Tetracycline accumulates in Iberis sempervirens L. through apoplastic transport inducing oxidative stress and growth inhibition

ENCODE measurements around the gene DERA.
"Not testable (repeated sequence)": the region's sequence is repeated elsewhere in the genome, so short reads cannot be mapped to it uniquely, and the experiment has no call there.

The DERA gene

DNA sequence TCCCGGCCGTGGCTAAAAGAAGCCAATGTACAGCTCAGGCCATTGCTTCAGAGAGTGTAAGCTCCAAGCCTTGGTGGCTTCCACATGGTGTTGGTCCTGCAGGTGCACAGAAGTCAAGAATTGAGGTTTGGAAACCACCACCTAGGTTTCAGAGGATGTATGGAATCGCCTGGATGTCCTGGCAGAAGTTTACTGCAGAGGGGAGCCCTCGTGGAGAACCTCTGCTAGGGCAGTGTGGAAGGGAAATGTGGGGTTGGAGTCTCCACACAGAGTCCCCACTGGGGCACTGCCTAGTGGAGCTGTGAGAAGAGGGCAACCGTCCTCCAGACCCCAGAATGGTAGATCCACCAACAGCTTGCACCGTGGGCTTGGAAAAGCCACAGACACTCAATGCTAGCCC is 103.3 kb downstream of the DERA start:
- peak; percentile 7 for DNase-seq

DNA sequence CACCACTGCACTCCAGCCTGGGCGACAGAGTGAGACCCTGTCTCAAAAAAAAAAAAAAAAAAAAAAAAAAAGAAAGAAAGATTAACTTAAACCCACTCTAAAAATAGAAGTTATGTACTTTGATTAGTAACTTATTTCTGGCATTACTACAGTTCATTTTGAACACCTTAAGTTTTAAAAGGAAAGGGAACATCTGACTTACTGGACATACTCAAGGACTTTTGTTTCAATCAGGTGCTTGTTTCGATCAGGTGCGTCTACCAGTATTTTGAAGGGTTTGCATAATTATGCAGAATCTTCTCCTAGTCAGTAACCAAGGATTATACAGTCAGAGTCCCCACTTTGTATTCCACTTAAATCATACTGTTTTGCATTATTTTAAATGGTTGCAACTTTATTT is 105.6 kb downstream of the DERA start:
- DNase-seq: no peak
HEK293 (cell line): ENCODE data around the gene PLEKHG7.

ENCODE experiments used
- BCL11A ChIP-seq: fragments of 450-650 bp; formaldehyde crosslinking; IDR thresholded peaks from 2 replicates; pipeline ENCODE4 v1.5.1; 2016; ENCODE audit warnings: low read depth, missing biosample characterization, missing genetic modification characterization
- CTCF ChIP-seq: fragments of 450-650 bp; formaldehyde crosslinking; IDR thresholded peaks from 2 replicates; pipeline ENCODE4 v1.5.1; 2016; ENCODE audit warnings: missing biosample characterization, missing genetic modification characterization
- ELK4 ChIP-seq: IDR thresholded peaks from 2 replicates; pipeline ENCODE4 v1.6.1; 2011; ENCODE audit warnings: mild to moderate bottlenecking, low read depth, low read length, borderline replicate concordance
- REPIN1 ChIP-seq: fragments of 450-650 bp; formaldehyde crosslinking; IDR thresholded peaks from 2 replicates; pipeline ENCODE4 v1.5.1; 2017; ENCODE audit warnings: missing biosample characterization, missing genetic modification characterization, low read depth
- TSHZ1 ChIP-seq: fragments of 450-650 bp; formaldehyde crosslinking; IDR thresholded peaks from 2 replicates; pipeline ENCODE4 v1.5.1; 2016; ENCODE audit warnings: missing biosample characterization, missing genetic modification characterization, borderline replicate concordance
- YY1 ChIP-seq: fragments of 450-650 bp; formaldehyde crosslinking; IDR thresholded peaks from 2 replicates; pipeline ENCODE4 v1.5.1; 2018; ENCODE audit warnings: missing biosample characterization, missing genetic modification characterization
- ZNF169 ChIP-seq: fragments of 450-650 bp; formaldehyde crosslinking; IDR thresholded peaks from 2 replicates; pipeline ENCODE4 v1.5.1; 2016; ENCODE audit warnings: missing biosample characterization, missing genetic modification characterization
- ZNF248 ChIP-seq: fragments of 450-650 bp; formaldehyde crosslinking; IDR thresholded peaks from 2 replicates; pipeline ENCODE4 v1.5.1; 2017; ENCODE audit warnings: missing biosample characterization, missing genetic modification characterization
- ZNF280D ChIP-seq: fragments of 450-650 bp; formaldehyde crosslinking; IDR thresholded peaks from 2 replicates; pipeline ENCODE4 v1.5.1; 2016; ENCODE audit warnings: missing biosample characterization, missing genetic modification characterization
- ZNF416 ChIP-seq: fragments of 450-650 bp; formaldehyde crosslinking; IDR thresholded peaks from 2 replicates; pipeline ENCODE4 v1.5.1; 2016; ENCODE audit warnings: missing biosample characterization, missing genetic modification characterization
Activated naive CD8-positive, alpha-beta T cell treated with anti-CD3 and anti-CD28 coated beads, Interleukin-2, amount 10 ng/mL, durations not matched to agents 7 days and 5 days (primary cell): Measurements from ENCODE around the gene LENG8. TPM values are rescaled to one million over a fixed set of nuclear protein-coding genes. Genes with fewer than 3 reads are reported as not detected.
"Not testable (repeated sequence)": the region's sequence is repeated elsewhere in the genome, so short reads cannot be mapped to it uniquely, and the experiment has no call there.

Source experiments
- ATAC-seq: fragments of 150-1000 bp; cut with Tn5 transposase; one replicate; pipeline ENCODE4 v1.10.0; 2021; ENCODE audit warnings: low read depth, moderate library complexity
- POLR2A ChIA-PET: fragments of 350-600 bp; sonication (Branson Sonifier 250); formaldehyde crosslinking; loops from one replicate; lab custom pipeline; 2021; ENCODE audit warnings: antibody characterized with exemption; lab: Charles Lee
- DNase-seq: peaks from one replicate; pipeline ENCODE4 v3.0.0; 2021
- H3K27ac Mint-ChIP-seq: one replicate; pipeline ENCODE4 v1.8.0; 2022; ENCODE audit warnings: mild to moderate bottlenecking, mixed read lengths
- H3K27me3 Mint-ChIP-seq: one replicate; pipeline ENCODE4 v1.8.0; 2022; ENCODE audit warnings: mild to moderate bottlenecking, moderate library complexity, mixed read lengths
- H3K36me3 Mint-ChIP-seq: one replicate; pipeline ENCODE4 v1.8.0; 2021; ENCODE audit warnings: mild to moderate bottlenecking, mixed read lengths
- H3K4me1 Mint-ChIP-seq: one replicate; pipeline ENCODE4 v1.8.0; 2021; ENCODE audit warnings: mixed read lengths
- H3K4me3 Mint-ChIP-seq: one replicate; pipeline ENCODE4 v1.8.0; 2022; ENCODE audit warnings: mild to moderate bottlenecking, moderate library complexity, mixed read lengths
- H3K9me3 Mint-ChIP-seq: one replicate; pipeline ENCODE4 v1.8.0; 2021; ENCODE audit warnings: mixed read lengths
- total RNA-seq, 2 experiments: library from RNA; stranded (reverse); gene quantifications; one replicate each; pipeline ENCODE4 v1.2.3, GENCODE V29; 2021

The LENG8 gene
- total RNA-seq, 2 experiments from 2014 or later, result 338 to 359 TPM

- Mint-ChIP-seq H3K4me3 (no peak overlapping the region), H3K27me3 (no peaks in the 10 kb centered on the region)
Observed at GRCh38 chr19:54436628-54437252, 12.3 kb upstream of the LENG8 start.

Environmental antibiotic contamination is due mainly to improper and illegal disposal of these molecules that, yet pharmacologically active, are excreted by humans and animals. These compounds contaminate soil, water and plants. Many studies have reported the bioaccumulation of antibiotics in plants and their negative effects on photosynthesis, cell growth and oxidative balance. Therefore, the principal objective of this paper was the study of antibiotic accumulation sites in plants and its uptake modality. Iberis sempervirens L., grown in soil and in agar in the presence or absence of tetracycline, were used as a model system. Using confocal and transmission electron microscopy, we demonstrated that tetracycline was absorbed and propagated in plants through apoplastic transport and also accumulated in intercellular spaces. Tetracycline was rarely detected inside cells (in cytoplasm and mitochondria where, coherent to its pharmacological activity, it probably affected ribosomes), except in stomata. Moreover, we verified and clarified further the phytotoxic effects of tetracycline on plants. We observed that the antibiotic induced a large reduction in plant growth and development and inhibition of photosynthetic activity. As tetracycline may lead to oxidative stress in plants, plant cells tried to balance this disequilibrium by increasing the amount and activity of some endogenous enzyme antioxidant agents (superoxide dismutase 1 and catalase) and levels of antiradical secondary metabolites.